I’ve probably said this before – and will undoubtedly say it again: I am passionate about applied anthropology because it helps to lift up voices of people that are often ignored. Too often programs, facilities, items, are designed without user input. My job as an applied anthropologist is to ensure that the people who are affected by that program, living in that facility, or using that device, are part of the design. This is a great example of what happens when user input is incorporated. I particularly love that the opinions of both patients and staff were incorporated, so that the environment works for everyone involved.
When a medical center decided to build new patient rooms, “management decided to design a mock patient room….Medical staff members and patients were surveyed. Nurses and doctors spent months moving Post-it notes around a model room set up in the old hospital.” They went beyond that, though. “Equipment was installed, possible situations rehearsed. Then real patients were moved in from the surgical unit — hip and knee replacements, mostly — to compare old and new rooms.”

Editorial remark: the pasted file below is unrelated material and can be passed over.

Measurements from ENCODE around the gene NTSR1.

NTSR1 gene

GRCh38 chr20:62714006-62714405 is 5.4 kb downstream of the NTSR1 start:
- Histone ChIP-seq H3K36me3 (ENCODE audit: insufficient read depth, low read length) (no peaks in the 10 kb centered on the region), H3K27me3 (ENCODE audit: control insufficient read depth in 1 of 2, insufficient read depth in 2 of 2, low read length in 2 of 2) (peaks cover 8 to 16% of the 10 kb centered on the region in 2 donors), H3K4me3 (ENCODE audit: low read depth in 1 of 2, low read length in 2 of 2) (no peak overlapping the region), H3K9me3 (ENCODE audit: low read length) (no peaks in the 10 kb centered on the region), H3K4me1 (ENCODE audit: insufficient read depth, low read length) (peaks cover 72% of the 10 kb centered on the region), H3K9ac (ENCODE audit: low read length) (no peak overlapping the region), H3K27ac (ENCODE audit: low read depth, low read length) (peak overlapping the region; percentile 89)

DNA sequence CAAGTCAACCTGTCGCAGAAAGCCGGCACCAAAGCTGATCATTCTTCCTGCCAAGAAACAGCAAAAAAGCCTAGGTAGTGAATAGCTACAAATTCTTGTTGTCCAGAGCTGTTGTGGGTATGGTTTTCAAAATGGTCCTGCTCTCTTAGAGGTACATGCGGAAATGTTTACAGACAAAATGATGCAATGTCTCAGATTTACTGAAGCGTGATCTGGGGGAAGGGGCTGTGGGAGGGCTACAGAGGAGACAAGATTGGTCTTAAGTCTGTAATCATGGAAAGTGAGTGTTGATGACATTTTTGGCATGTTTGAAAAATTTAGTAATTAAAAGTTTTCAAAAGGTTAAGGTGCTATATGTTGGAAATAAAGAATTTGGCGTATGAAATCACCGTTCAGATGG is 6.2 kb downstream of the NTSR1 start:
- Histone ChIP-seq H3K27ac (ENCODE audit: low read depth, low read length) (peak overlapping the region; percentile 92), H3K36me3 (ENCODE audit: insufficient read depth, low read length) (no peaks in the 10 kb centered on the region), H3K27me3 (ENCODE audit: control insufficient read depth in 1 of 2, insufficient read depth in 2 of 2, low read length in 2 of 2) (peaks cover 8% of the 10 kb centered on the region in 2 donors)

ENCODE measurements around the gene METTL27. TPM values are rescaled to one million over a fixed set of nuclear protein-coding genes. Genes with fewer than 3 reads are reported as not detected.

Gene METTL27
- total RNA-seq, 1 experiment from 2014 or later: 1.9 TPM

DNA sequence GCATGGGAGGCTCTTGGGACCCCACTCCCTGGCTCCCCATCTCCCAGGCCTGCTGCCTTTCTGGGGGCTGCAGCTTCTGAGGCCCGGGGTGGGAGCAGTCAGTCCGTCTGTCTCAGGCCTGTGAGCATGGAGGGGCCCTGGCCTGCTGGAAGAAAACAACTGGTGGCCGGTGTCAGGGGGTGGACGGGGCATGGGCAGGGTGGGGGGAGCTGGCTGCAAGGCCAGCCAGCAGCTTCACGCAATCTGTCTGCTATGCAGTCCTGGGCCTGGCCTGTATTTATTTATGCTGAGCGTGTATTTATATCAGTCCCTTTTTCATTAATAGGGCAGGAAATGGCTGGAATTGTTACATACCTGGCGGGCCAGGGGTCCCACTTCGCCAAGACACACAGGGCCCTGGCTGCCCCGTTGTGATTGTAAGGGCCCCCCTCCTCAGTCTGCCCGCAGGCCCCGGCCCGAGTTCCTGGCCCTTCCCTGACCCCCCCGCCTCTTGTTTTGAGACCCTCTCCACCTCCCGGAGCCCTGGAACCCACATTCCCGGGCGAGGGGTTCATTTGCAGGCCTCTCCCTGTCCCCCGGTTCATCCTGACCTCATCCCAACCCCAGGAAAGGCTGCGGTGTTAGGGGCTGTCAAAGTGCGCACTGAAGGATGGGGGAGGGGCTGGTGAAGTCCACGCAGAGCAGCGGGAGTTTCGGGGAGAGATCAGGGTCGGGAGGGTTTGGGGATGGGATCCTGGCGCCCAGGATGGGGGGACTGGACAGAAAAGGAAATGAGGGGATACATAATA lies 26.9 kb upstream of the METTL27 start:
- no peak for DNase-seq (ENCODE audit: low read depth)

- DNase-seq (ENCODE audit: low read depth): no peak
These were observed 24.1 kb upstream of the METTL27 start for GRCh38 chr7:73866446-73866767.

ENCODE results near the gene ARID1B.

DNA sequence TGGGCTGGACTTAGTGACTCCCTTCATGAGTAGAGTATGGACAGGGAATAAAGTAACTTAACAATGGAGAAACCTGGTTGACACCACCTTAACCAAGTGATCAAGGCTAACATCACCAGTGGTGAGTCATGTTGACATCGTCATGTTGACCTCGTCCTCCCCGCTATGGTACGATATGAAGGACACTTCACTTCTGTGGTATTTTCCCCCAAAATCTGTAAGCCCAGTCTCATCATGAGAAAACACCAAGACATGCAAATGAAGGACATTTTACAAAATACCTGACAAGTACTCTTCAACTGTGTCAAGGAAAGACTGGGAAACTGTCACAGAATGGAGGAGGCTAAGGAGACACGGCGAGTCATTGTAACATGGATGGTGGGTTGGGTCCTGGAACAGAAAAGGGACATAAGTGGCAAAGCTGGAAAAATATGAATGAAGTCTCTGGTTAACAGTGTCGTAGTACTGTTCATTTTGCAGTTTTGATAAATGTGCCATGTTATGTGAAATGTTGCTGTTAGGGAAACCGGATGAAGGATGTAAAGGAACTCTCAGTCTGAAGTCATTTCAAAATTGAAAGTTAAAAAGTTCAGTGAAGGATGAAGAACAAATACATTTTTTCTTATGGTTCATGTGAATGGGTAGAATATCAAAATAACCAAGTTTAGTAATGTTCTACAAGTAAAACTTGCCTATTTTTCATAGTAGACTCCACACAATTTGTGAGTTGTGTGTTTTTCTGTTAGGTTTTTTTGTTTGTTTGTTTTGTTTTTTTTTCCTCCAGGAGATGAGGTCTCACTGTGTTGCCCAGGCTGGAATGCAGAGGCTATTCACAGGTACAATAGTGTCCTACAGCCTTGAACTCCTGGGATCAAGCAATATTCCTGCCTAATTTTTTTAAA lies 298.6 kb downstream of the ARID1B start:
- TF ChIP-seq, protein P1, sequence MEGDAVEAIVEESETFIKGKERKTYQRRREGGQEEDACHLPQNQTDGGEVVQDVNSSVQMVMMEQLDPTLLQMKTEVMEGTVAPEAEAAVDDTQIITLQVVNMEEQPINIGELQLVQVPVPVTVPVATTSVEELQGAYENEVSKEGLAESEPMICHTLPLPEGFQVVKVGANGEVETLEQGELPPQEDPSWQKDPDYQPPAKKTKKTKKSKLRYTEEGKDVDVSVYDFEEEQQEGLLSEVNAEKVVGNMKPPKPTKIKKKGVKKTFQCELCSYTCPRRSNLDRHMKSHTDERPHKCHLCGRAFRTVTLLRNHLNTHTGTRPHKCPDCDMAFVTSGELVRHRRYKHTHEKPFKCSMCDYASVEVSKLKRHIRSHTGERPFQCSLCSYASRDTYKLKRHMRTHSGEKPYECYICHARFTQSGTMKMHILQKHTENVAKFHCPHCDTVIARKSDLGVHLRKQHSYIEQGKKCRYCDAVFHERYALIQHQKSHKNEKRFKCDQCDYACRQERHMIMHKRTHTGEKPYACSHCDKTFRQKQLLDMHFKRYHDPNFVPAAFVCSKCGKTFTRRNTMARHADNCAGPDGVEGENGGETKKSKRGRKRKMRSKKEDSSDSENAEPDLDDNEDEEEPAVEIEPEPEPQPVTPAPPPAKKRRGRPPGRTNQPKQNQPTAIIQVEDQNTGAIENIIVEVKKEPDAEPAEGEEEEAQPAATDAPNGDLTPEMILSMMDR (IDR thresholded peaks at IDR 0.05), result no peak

The results, not surprisingly, were positive. “After months of testing, patients in the model room rated food and nursing care higher than patients in the old rooms did, although the meals and care were the same.”
But here’s the kicker, and why every organization and facility should incorporate user input:
“the real eye-opener was this: Patients also asked for 30 percent less pain medication.” The benefits: “Reduced pain has a cascade effect, hastening recovery and rehabilitation, leading to shorter stays and diminishing not just costs but also the chances for accidents and infections.”
One of the things I love about this article is that they include no information about the details of how they arranged the room. I love this because it reflects the truth that changes that made sense in this environment, for this population, this facility, these staff members, are not the same things that might make sense for a different setting and different population. It’s not about the results, in other words, it’s about the process.